Friday, July 10, 2015

Creative Writing 3 - Proof Reading & Revision

·        "If you're a beginner, let me urge that you take your story through at least two drafts; the one you do with the study door closed, and the one you do with it open."

·        The first draft is all about the story. Write it out quickly, before it gets stale. Writing fiction is "like crossing the Atlantic Ocean in a bathtub. There's plenty of opportunity for self-doubt. If I write rapidly, . . . only looking back to check the names of my characters and the relevant parts of their back stories, I find that I can keep up with my original enthusiasm and at the same time outrun the self-doubt that's always waiting to settle in."

·        Don't think about theme, symbolism, or irony, and don't show it to anyone until the first draft is done! Keep it private and, "No one can ask you 'What were you trying to express with Garfield's dying words?' or 'What's the significance of the green dress?' You may not have been trying to express anything with Garfield's dying words, and Maura could be wearing green only because that's what you saw when she came into sight in your mind's eye. On the other hand, perhaps these things do mean something (or will, when you get a chance to look at the forest instead of the trees). Either way, the first draft is the wrong place to think about it."

·        "All novels are really letters aimed at one person," an ideal reader (IR). It helps to focus on your IR and wonder, what will he/she think of this part? Is there anything my IR wouldn't understand, that I need to clarify? "This is perhaps the best way of all to make sure you stick to story."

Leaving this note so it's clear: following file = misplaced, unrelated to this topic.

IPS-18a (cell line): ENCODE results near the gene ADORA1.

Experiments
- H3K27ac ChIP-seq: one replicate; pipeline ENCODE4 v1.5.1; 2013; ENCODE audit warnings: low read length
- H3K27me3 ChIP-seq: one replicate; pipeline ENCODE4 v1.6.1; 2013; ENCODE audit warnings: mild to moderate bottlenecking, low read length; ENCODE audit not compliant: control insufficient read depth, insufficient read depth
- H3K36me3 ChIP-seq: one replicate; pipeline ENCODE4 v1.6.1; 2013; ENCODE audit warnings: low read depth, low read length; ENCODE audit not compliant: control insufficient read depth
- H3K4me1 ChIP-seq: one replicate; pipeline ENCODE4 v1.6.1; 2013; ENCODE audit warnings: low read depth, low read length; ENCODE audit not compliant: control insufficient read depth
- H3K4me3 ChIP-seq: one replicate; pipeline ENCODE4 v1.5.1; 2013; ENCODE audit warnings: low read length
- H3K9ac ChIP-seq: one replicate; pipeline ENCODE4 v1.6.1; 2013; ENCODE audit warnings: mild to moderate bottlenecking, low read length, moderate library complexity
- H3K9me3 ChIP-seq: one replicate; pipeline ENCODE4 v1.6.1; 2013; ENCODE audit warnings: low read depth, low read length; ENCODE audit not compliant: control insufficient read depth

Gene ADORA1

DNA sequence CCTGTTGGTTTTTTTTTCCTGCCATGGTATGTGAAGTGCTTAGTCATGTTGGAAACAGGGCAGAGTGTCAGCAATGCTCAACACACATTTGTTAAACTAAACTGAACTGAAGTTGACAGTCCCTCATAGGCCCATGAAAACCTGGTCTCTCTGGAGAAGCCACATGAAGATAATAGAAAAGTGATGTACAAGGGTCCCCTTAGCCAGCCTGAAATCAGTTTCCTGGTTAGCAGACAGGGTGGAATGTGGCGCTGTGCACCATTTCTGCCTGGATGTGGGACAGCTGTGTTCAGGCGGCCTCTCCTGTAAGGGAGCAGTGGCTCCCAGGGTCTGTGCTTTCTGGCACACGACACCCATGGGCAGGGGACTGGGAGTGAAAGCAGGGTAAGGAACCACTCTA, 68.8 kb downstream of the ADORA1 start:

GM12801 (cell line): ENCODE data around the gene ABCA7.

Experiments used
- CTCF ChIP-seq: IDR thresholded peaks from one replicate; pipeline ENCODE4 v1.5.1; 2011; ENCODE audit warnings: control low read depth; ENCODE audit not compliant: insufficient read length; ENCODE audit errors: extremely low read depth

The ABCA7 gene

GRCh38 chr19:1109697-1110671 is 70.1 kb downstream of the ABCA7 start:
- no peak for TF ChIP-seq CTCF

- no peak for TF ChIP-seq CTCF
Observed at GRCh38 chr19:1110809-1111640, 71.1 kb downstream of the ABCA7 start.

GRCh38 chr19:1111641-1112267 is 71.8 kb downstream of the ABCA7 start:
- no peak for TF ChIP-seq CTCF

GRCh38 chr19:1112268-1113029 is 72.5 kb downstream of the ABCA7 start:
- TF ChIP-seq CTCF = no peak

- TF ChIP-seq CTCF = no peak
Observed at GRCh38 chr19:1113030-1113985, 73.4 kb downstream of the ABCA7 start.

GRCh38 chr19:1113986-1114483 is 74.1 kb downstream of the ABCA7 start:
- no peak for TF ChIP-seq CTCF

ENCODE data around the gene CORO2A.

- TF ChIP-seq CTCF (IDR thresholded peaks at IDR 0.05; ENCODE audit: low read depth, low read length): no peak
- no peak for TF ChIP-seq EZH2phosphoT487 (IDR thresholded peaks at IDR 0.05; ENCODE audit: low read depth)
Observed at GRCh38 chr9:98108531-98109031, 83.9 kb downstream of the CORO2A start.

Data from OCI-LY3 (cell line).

·        "It's rare that incoherence or dull storytelling can be solved by something so minor as a second draft." You can't polish a turd.

·        After your first draft is done, put it away and leave it for awhile––six weeks minimum. "If it looks like an alien relic bought at a junk-shop or yard sale where you can hardly remember stopping, you're ready." Read it, looking for underlying patterns. Find the themes and symbols that stand out, and then revise your story to fit them better. One of the jobs of revision is making any themes or symbols more clear.

·        Also, look for any plot holes that ruin the logic and consistency of the work. The most common plot holes have to do with character motivation - people acting out of character.

·        2nd Draft = 1st Draft - 10%. "If you can't get out ten per cent of it while retaining the basic story and flavor, you're not trying very hard." "Never keep a passage on the grounds that it's good; it should be good, if I'm being paid to do it. What I'm not being paid to do is be self-indulgent." The story is boss. "If it works, fine. If it doesn't, toss it. Toss it even if you love it. Sir Arthur Quiller-Cough once said, 'Murder your darlings,' and he was right." This is why it's so important to wait six weeks between drafts. It's easier to cut things out when you don't remember it all––when it feels like someone else's story instead of yours.

·        Now that you've completed your second draft, it's time to show it. Choose four or five people you respect and ask for their input - find people who will tell the truth, even if the work is bad. Some critiques will be factual, for example, Winchester .330's don't exist, only Remington made a .330. These are the easiest fixes. Subjective crits are harder to merit, so if all your friends hate one part, you should probably change it. If at least half of them like it, then it's probably good enough.

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